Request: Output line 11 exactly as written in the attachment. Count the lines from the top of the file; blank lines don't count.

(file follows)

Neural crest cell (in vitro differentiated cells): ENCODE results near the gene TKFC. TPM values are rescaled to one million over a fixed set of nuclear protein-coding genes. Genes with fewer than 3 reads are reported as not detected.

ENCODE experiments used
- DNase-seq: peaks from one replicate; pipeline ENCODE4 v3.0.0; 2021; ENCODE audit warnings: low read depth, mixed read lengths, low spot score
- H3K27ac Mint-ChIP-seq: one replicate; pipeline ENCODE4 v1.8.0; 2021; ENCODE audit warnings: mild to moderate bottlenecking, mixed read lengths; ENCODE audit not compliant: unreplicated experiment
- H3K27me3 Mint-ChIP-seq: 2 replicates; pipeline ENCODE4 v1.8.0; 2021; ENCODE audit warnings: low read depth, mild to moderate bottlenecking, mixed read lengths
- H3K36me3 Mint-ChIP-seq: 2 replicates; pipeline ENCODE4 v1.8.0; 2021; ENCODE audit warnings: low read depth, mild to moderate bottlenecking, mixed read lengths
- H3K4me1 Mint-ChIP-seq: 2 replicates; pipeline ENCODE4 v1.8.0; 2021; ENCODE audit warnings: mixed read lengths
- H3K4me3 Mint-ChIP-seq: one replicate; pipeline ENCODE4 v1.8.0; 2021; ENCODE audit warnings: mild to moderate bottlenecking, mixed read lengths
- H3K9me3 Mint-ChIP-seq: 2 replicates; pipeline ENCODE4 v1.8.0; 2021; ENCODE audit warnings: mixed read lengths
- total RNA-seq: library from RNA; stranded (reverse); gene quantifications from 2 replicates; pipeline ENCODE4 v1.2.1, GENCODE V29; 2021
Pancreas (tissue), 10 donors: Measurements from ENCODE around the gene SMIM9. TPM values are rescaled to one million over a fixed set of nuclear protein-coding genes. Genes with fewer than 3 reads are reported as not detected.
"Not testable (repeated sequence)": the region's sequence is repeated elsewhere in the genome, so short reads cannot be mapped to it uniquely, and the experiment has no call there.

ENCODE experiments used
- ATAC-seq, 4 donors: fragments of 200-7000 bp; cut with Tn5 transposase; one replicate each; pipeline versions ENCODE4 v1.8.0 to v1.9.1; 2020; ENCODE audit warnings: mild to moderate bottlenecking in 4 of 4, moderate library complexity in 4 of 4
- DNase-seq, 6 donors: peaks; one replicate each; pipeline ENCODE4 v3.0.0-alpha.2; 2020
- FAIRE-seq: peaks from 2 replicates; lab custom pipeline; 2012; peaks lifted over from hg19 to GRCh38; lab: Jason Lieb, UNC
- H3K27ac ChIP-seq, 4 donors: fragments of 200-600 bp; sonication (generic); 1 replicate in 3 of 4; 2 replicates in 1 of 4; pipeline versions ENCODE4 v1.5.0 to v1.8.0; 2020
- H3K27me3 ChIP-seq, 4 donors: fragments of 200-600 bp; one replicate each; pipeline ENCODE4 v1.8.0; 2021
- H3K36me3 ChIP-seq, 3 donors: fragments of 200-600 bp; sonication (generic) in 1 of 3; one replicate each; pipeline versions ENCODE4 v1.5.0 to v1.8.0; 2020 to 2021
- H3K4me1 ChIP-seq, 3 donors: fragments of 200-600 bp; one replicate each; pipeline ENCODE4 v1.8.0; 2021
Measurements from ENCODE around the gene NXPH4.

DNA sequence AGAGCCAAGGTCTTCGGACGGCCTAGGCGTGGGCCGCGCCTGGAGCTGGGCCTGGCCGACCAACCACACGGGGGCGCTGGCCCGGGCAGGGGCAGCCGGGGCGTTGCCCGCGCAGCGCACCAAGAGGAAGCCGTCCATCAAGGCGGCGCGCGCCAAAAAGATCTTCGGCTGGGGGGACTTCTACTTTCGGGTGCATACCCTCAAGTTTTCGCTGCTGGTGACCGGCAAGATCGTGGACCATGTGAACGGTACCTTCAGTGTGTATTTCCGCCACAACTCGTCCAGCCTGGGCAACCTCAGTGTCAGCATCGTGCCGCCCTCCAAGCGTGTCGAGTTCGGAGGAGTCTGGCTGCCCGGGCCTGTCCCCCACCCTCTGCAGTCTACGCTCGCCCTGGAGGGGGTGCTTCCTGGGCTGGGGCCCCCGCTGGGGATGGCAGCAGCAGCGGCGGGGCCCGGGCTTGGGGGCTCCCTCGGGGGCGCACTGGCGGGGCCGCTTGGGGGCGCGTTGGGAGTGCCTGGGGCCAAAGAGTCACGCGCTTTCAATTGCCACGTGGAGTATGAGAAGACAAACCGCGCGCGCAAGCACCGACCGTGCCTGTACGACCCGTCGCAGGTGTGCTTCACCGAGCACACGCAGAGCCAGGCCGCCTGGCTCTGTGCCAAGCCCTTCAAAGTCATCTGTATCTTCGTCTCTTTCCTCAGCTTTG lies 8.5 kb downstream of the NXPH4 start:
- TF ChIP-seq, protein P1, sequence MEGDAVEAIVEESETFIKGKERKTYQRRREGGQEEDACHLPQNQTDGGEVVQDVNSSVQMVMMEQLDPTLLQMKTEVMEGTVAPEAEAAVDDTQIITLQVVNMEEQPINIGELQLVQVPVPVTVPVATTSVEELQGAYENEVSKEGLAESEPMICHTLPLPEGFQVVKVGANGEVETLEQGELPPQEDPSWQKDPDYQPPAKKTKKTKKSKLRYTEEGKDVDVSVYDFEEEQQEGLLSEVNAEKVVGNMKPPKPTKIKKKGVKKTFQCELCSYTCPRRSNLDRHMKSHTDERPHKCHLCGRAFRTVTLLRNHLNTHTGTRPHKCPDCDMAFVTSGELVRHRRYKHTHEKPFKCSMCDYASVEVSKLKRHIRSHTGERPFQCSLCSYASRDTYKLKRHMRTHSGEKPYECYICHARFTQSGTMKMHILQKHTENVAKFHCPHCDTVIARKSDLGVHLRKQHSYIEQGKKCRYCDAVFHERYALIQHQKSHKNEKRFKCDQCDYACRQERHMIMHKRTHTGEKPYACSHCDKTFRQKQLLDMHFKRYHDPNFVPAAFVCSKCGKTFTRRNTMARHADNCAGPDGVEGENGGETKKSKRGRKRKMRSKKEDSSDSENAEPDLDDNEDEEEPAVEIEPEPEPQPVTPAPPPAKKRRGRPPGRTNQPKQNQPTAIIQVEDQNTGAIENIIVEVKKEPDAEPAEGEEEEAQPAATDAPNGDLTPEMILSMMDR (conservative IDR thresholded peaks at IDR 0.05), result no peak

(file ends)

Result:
Pancreas (tissue), 10 donors: Measurements from ENCODE around the gene SMIM9. TPM values are rescaled to one million over a fixed set of nuclear protein-coding genes. Genes with fewer than 3 reads are reported as not detected.